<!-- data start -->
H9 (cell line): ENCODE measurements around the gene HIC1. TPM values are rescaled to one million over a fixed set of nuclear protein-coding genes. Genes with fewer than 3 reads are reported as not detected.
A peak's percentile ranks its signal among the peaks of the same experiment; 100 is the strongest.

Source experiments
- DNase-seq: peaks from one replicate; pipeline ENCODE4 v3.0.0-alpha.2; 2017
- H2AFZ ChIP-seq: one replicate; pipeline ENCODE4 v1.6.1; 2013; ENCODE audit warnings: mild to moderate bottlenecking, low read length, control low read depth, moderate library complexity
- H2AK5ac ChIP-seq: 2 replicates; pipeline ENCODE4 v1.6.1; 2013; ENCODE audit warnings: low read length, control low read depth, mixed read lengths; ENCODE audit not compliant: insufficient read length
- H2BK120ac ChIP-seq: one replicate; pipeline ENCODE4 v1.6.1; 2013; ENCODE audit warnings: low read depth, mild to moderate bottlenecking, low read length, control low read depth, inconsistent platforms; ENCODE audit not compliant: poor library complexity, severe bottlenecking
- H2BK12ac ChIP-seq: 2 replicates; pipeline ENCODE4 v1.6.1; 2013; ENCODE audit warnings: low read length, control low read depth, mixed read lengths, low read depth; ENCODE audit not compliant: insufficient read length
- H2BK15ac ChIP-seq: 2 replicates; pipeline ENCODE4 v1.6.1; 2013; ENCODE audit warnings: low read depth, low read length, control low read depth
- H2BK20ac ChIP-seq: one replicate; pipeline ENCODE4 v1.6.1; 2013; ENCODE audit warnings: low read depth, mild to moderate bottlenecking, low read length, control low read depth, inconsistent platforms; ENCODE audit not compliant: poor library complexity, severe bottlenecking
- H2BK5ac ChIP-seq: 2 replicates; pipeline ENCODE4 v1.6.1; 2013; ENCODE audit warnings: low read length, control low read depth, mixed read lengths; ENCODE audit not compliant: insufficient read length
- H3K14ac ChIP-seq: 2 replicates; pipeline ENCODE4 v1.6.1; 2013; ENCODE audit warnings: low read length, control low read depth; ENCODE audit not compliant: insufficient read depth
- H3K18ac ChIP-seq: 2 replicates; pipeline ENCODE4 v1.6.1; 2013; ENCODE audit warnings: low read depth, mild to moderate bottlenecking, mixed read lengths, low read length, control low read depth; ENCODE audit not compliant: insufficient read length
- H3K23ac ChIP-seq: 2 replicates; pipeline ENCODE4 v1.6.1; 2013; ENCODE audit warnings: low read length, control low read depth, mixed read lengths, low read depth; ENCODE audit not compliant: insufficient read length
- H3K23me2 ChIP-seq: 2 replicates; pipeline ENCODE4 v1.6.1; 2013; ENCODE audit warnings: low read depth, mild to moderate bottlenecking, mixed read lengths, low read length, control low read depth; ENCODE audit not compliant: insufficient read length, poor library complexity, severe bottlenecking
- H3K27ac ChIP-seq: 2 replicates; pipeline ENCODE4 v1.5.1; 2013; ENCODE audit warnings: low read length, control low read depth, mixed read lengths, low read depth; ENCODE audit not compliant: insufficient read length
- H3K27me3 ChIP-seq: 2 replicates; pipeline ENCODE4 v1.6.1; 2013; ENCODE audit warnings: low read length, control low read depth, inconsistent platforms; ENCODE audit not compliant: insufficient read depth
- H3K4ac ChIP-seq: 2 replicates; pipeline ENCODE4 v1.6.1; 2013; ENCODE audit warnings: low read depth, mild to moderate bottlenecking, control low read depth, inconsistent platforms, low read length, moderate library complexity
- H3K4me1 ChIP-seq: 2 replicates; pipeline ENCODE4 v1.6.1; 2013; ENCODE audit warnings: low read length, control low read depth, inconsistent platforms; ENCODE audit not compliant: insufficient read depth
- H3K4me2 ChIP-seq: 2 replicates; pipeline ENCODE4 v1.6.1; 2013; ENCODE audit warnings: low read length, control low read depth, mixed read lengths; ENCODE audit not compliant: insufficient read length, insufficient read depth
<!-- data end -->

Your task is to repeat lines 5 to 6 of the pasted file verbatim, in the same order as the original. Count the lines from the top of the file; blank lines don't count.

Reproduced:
- H2AFZ ChIP-seq: one replicate; pipeline ENCODE4 v1.6.1; 2013; ENCODE audit warnings: mild to moderate bottlenecking, low read length, control low read depth, moderate library complexity
- H2AK5ac ChIP-seq: 2 replicates; pipeline ENCODE4 v1.6.1; 2013; ENCODE audit warnings: low read length, control low read depth, mixed read lengths; ENCODE audit not compliant: insufficient read length